Tuesday, June 22, 2010

Lesson #18: The Life of Plants

The Life of Plants
An Introduction to Ayurvedic Herbology
by Gary Gran, CYT, D.Ay

Have you ever walked in the woods of spring and marveled at the beautiful herbs and wildflowers? Have you ever sat quietly in a garden and contemplated the life of the plants? Have you ever harvested an herb or prepared your own medicine? Have you ever been healed by an herbal remedy?
If you have, you know that each plant has it’s own unique qualities, growing and thriving in it’s own time and in it’s own way. Each plant is like a person, with personality traits, alive and conscious. And just like a person, plants thrive in an environment that suits those unique qualities and traits.
Is there any point in asking why a rose thrives in the sun? Or why another prefers the shade? Why some plants grow in the desert and some near the sea? It is what is natural for that plant. And just like humans, place them in an unnatural environment and they will suffer.
Of course, we can learn to classify plants according to family, genus, species and variety. Or we can analyze the chemical constituents and compounds within the plants and isolate the medicinal components. Or we can learn which plants thrive in the sun or the shade and how much water and the type of soil and fertilizers they need.
All of these studies are practical and helpful, but they do not replace knowledge of the plants as a living whole. One of the ways to practice ayurveda is to spend time in nature, in this case, observing plants and getting to know them.
Ayurveda is a science of qualities, so we can observe the qualities that distinguish each plant. We first notice that each plant is alive. Healthy looking plants have more prana or life-force than sickly plants. Freshly picked herbs have more potency and flavor than dried herbs. When dried herbs lose all their smell and taste, they are inert.
The formal name for the observation and categorization of plants and potential medicines in Ayurveda is dravya guna shastra which means the science of substances and their qualities. Their are seven categories called:
1) Dravya (substance)
2) Guna (attribute)
3) Rasa (taste)
4) Virya (energy or potency)
5) Vipaka (post-digestive effect)
6) Prabhava (special effect)
7) Karma (pharmacological action)
1) Dravya: Substances are said to be composed of and are described in terms of the five elements. For example, in plants roots are related to earth, stems, branches and sap are water, flowers are fire, leaves are air, fruit is ether, and seeds contain all five elements.
Plant substances are also categorized according to the three doshas. Kapha (water in earth) plants exhibit lush growth and are moist, heavy, dense and succulent. Pitta (fire in water) plants exhibit moderate growth and are brightly colored. They can be poisonous. Vata (air in ether) plants exhibit sparse growth and can be dry, rough, crooked, or irregular in shape.
There are two types of substances, organic (from plants and animals), and inorganic. Organic substances can act directly on living tissues, our physiology, senses, emotions and even our thoughts when ingested, while inorganic substances act only on physical structures of the body.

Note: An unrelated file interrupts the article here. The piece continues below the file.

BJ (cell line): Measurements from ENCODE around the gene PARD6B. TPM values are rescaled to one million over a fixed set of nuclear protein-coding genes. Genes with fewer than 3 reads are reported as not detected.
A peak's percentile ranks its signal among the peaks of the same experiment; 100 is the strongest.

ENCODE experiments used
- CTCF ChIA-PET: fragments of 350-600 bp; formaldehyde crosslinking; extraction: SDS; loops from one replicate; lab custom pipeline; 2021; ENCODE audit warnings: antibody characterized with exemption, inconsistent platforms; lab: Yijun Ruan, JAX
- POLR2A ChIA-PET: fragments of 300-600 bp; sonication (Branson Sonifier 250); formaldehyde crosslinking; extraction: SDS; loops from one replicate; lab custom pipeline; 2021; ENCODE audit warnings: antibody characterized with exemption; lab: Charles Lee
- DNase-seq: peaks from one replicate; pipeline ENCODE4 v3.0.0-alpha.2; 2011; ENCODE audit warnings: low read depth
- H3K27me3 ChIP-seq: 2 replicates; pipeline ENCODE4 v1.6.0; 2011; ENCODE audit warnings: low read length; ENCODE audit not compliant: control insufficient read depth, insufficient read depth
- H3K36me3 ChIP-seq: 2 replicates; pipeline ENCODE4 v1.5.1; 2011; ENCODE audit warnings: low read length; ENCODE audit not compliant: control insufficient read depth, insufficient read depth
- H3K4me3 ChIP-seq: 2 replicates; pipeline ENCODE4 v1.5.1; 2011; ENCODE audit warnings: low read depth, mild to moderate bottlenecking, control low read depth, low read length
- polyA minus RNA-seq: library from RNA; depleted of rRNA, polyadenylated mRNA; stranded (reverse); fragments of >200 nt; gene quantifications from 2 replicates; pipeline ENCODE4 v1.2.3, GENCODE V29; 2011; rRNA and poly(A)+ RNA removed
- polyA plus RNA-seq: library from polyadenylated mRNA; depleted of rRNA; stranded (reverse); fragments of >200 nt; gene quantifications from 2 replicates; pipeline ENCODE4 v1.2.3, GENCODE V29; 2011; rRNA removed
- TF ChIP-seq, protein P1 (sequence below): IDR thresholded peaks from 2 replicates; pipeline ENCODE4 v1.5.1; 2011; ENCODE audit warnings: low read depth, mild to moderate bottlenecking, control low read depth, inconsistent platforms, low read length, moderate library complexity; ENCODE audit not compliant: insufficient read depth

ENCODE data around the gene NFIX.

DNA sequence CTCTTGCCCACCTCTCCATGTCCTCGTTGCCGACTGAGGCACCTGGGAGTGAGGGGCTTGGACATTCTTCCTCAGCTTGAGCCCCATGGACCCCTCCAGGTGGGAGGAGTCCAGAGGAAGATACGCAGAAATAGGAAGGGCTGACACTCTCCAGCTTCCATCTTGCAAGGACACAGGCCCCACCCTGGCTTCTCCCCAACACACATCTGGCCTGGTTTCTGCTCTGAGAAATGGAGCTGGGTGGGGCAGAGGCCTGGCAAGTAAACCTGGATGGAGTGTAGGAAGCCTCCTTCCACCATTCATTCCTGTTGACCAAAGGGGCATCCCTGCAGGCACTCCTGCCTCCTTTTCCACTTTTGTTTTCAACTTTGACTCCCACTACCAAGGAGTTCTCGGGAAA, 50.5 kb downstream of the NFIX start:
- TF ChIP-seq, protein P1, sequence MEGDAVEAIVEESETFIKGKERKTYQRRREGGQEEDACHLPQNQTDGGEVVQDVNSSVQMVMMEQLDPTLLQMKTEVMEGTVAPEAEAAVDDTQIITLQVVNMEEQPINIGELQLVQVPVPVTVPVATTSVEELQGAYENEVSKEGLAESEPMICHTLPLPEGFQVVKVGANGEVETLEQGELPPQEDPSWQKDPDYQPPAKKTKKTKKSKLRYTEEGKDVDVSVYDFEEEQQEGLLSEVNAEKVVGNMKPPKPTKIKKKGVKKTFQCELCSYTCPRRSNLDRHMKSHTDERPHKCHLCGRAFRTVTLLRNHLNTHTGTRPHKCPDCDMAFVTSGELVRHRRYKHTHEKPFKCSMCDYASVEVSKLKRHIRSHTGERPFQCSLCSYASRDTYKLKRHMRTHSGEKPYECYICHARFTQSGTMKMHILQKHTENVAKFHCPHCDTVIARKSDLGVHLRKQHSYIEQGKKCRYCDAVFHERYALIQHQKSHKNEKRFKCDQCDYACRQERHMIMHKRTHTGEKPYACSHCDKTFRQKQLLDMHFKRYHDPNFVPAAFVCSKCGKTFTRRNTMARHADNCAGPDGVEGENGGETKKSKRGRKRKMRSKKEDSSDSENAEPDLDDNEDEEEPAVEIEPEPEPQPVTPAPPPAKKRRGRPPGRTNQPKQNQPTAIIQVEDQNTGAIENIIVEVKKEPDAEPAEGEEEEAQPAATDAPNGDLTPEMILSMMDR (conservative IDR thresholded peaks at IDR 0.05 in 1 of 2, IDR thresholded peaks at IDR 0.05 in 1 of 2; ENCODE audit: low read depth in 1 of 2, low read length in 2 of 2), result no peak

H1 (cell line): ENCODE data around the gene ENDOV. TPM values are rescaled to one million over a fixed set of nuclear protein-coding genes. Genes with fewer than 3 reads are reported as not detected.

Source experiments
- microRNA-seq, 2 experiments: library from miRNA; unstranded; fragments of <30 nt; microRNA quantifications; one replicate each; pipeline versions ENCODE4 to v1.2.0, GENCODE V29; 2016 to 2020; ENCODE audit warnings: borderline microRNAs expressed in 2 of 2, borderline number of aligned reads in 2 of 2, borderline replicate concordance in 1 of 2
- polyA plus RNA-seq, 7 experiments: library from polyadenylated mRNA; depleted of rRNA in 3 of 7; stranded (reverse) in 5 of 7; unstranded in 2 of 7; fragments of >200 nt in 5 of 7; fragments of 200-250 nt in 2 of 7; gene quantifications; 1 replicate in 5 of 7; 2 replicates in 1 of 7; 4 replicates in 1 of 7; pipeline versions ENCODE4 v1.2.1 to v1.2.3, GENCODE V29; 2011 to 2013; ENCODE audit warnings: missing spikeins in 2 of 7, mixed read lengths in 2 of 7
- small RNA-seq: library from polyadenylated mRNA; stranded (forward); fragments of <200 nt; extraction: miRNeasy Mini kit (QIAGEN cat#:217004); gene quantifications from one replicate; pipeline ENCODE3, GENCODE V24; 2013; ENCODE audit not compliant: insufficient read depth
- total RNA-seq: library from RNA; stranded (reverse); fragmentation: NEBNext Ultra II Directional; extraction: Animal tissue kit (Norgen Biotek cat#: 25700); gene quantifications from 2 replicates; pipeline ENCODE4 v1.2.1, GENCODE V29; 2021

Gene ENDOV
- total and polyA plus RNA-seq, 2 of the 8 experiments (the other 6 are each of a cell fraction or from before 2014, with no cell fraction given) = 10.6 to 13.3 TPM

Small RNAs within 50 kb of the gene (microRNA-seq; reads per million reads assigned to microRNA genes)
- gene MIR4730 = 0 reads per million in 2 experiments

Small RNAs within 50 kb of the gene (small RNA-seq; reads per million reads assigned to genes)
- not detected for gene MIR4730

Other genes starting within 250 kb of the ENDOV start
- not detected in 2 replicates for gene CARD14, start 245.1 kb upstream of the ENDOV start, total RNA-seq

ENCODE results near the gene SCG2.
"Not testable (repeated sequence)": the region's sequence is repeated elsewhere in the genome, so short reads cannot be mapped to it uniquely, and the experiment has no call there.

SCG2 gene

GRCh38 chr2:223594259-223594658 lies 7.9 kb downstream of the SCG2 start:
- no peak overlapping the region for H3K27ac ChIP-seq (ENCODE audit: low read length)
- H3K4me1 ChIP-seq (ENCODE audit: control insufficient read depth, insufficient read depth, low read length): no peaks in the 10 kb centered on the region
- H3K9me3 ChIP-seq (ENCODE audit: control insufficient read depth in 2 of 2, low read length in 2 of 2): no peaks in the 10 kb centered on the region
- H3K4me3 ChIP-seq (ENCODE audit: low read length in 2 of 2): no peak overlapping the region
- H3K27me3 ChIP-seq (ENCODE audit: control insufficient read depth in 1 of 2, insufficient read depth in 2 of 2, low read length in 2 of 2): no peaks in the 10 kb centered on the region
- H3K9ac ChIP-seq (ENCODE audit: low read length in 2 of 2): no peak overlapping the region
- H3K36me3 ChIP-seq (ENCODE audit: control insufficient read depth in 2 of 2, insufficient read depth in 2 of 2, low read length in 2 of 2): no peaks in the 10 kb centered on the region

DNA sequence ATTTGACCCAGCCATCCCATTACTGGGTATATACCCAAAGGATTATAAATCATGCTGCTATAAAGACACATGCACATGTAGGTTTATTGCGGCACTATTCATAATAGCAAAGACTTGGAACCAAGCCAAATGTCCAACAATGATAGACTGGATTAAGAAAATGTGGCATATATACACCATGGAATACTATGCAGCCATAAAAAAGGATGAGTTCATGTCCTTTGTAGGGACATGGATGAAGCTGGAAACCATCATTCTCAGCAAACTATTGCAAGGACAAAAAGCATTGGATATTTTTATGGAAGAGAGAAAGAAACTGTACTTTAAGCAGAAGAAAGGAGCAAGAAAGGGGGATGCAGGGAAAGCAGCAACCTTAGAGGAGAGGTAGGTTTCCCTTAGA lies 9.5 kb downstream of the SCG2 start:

2) Guna: The attributes are ten pairs of opposites: hot-cold, dry-wet, light-heavy, fast-slow, rough-smooth, sharp-dull, hard-soft, subtle-gross, clear-cloudy, contracted-expanded. Each plant is defined and distinguished by it’s attributes. And each attribute will tend to have a like action or effect when ingested. A heavy plant will tend to cause heaviness.
3) Rasa: The heart of the system is rasa or taste. What could be more natural when observing a plant than to taste it? The tastes are sweet, sour, salty, pungent, bitter, astringent and give important clues as to the potential karma or action of the plant. It is felt in the mouth and the stomach and is associated with kapha and anabolism. Rasa also means sap, flavor, juice, emotion. For example, a sweet tasting plant is likely nourishing and moistening when eaten, will satisfy the stomach and increase kapha and pleasure.
4) Virya: The virya is the basic energy or heating/cooling potential of the plant. It is one of the most important attributes to consider therapeutically and is felt in the small intestine. It is related to pitta and metabolism. The virya is often measured on a scale from very hot, hot, warm, neutral, to cool, cold, very cold. For example, chile peppers, the fruit and seed of the pepper plant are extremely hot and have a very strong heating effect. The quality implies the effect and the effect implies the quality.
5) Vipaka: Vipak is the post-digestive or long term effect. The possibilities are sweet (moistening), pungent (drying), or occasionally sour (acid-forming). This effect is felt in the large intestine and the three waste products (urine, feces, and sweat). It is related to vata and catabolism.
6) Prabhava: Prabhava is any special or unique, sometimes unexplainable living action-the exception to the rule.
7) Karma: The karmas are the general actions or results of the plant on our tissues, organs, systems, doshas, emotions, energy and consciousness. For example, a svedena (diaphoretic) herb causes sweating. You can see that ayurveda is a comprehensive and holistic system.